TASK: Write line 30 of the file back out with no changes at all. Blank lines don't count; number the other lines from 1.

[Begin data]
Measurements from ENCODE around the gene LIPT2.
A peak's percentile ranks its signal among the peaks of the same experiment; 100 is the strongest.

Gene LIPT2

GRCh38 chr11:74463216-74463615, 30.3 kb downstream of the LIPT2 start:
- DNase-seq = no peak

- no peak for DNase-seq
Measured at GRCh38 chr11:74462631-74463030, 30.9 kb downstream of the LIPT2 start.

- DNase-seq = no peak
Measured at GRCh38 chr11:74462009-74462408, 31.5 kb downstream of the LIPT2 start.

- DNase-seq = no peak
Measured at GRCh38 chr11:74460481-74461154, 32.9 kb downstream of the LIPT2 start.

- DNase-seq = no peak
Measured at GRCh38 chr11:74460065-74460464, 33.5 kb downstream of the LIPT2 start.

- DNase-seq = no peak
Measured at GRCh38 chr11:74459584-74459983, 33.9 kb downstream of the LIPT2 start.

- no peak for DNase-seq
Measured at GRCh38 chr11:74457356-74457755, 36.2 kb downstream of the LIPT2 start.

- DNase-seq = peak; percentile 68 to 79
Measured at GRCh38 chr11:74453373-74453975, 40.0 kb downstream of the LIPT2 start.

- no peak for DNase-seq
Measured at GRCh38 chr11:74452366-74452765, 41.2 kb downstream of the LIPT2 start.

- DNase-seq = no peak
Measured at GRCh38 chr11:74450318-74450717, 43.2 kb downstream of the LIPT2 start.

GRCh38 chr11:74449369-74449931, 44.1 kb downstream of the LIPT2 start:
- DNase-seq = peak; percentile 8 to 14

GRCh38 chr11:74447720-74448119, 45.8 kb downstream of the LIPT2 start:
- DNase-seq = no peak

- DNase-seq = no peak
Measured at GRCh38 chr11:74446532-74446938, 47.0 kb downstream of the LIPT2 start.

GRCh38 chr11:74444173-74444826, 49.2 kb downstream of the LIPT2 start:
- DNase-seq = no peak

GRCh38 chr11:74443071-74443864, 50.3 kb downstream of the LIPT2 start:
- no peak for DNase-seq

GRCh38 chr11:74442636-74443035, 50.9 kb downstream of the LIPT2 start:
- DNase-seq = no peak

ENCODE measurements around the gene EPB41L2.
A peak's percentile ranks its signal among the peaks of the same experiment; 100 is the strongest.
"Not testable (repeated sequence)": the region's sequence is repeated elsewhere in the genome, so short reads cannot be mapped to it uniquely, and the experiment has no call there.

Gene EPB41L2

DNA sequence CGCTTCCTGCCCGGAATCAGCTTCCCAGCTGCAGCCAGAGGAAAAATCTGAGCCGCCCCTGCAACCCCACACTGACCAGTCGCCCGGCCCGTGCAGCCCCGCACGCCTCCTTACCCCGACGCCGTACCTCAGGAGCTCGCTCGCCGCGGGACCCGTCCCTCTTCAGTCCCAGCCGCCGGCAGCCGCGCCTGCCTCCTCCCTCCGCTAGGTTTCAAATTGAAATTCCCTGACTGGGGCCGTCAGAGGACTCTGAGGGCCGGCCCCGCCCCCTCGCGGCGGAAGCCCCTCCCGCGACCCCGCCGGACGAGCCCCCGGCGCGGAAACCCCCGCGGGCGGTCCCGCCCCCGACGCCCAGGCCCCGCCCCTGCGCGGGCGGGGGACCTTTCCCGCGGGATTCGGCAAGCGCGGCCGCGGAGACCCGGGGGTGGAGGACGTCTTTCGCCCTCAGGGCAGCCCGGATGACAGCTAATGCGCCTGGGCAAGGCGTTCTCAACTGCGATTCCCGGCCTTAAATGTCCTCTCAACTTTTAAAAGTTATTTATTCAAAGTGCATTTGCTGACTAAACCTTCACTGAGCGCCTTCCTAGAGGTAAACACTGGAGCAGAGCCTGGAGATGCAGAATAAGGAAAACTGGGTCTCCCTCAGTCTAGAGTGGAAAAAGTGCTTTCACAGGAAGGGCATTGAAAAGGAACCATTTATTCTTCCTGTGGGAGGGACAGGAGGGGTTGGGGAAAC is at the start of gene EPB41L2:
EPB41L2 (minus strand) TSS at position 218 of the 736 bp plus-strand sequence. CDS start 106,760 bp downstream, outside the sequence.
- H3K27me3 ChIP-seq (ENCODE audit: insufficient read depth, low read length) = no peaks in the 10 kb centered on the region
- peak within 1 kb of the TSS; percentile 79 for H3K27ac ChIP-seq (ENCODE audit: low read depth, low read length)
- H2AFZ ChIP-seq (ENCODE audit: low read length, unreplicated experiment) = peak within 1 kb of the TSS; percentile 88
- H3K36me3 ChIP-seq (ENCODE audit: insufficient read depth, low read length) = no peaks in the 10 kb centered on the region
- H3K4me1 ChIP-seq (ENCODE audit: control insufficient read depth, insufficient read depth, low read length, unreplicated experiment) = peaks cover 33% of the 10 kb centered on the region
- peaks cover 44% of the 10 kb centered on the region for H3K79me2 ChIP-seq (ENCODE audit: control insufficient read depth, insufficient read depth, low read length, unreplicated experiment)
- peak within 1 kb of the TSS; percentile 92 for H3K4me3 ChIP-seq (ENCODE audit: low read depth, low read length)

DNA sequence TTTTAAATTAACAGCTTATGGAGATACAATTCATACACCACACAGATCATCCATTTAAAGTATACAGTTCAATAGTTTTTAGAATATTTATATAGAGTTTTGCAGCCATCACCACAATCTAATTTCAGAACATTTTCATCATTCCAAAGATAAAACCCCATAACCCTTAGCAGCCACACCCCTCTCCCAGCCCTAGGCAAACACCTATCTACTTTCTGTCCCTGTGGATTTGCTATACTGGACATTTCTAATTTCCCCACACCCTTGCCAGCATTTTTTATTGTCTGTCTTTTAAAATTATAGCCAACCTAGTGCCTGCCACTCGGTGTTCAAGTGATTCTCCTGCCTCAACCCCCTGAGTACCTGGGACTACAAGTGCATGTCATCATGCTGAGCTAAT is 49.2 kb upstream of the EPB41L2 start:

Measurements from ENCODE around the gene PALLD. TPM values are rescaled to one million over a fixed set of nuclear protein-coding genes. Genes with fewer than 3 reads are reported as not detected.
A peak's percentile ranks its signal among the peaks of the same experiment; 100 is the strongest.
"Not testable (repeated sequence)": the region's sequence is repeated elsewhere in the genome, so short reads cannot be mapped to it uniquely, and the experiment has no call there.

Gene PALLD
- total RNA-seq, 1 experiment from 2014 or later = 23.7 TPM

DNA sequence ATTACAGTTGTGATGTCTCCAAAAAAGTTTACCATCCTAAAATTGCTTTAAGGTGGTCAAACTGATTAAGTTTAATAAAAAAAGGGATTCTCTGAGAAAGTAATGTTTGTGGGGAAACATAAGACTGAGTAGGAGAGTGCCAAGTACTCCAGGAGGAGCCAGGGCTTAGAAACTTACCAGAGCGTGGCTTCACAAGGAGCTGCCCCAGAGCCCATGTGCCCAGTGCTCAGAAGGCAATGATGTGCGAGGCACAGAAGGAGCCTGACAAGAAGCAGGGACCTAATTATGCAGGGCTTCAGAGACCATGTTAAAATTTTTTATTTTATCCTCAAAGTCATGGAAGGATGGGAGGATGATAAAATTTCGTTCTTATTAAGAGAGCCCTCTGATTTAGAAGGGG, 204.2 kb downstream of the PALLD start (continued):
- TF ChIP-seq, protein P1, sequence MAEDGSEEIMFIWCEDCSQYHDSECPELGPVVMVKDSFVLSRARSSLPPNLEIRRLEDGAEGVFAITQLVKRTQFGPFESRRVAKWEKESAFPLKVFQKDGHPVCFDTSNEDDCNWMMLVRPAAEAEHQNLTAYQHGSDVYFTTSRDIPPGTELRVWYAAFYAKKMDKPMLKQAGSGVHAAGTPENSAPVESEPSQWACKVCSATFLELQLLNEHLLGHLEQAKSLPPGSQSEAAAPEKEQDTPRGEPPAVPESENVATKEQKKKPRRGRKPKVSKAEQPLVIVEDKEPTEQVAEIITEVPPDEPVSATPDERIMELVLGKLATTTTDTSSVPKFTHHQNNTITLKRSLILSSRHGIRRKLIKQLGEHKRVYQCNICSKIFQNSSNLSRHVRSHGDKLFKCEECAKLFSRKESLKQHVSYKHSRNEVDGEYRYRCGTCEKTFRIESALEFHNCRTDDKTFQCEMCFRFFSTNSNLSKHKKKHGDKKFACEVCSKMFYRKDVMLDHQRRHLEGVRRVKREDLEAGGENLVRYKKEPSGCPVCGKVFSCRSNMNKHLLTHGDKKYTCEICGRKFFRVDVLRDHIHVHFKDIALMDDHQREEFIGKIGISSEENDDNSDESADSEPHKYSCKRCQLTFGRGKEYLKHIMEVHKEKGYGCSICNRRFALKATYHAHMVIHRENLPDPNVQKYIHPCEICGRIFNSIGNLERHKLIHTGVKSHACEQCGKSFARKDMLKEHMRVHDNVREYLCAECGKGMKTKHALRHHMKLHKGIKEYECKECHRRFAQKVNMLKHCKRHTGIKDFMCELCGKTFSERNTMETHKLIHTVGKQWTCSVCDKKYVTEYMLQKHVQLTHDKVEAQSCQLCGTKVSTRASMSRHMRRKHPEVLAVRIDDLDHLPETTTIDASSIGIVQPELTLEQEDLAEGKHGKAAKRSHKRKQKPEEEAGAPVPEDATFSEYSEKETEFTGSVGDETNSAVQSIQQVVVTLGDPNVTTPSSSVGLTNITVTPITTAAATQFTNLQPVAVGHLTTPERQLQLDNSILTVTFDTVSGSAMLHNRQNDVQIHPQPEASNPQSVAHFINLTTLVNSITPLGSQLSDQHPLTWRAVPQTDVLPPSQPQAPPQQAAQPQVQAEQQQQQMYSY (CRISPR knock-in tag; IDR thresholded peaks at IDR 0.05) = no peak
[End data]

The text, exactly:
GRCh38 chr11:74444173-74444826, 49.2 kb downstream of the LIPT2 start: